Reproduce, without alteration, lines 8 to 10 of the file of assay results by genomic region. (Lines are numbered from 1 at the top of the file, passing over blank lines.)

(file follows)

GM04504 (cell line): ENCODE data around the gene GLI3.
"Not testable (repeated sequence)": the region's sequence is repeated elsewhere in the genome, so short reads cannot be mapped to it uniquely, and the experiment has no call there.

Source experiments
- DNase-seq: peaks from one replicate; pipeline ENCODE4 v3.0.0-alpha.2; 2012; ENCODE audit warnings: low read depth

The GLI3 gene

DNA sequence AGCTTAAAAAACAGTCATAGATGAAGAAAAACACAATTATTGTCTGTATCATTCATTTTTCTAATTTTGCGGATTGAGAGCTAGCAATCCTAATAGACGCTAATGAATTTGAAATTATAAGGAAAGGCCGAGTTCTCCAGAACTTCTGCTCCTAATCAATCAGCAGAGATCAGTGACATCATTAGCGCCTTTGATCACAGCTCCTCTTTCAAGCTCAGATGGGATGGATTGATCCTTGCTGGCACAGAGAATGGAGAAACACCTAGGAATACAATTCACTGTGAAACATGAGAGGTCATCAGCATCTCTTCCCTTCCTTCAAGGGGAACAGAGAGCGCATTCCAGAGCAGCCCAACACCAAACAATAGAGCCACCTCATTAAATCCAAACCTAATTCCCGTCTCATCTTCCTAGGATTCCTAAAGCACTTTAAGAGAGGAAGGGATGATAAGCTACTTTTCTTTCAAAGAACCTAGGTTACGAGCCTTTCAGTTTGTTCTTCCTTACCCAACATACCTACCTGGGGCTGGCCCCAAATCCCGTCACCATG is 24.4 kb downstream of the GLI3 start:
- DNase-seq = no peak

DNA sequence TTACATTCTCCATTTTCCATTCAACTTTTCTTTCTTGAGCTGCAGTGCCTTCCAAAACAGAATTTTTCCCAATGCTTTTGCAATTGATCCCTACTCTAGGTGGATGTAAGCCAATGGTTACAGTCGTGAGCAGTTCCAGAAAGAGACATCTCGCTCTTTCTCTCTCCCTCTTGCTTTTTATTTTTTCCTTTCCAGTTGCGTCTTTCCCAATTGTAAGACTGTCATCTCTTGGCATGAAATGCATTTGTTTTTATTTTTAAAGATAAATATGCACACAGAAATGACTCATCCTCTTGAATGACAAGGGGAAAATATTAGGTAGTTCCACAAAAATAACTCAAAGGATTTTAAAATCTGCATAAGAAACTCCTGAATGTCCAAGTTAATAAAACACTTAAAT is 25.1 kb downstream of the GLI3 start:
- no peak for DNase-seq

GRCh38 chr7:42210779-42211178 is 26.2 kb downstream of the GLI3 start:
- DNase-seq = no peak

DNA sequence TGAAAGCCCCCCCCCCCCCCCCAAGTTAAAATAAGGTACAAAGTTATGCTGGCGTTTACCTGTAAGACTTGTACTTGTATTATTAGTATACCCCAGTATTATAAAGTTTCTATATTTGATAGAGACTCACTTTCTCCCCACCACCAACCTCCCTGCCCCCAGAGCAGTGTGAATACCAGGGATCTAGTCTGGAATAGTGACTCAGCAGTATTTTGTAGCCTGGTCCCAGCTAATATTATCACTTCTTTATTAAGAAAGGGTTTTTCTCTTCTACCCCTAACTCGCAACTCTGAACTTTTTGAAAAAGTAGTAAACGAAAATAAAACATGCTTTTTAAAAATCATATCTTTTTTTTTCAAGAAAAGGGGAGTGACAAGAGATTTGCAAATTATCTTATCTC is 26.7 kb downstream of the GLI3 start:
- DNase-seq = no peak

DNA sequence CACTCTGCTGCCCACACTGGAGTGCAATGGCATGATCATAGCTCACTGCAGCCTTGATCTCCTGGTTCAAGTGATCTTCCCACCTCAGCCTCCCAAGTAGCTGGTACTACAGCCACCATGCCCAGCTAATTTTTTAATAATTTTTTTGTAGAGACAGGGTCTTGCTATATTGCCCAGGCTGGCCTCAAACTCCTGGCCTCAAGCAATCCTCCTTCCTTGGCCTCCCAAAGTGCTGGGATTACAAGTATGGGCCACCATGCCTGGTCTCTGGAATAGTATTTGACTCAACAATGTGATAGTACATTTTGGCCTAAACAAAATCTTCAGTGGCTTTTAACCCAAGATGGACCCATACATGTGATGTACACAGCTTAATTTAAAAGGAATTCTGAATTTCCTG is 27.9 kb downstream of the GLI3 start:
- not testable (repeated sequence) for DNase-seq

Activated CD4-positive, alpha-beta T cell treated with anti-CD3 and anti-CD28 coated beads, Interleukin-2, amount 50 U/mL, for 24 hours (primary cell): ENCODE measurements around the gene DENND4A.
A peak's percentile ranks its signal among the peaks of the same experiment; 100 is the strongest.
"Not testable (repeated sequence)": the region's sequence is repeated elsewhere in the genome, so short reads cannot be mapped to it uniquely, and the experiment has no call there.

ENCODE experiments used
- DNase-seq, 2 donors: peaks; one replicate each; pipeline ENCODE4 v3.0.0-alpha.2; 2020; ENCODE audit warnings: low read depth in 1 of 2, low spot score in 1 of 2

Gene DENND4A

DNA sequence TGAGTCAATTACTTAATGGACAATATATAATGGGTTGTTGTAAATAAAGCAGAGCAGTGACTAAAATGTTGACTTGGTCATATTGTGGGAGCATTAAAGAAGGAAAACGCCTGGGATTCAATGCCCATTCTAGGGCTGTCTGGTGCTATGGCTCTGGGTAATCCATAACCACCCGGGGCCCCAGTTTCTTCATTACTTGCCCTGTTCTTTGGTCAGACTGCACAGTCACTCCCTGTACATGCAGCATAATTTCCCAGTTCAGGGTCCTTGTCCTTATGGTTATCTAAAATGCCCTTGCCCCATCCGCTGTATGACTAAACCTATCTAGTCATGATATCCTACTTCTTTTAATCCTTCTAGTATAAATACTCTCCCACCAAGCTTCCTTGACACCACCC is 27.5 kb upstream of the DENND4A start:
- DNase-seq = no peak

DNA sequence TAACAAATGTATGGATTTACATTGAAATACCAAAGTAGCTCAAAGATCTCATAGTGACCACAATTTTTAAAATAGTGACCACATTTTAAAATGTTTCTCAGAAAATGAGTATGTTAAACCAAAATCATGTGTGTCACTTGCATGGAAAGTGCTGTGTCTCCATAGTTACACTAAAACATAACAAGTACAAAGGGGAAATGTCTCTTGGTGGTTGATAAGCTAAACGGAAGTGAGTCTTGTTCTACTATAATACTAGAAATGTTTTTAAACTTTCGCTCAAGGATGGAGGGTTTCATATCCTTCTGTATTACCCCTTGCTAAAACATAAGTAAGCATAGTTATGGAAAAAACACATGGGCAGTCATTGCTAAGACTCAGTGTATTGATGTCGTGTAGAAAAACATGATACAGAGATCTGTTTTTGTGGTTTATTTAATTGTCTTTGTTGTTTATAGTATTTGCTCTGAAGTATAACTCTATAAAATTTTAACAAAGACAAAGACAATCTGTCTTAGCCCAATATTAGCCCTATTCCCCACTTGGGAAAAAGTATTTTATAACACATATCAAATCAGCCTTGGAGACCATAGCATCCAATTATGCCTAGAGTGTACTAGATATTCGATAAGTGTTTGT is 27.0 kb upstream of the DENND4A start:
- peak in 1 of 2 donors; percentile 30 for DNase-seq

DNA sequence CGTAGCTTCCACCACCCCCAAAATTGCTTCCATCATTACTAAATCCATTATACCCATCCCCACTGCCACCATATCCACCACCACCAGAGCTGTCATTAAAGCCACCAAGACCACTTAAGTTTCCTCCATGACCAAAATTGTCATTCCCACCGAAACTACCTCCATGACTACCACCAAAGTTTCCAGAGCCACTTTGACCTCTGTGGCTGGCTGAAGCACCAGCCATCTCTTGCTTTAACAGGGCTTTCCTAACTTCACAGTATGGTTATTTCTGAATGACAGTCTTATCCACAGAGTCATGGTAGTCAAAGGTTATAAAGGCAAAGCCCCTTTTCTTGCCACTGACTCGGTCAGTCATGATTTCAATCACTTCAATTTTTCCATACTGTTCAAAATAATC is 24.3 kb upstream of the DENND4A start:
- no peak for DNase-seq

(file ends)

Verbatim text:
DNA sequence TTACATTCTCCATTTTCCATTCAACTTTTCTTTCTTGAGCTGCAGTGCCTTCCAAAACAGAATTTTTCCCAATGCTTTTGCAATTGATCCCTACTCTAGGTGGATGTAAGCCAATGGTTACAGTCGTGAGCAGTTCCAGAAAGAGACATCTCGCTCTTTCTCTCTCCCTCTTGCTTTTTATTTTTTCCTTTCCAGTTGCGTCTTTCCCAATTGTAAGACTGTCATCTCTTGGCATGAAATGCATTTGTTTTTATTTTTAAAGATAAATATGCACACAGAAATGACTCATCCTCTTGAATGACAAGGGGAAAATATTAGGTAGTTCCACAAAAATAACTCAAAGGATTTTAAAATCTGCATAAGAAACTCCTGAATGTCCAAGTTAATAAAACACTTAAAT is 25.1 kb downstream of the GLI3 start:
- no peak for DNase-seq

GRCh38 chr7:42210779-42211178 is 26.2 kb downstream of the GLI3 start: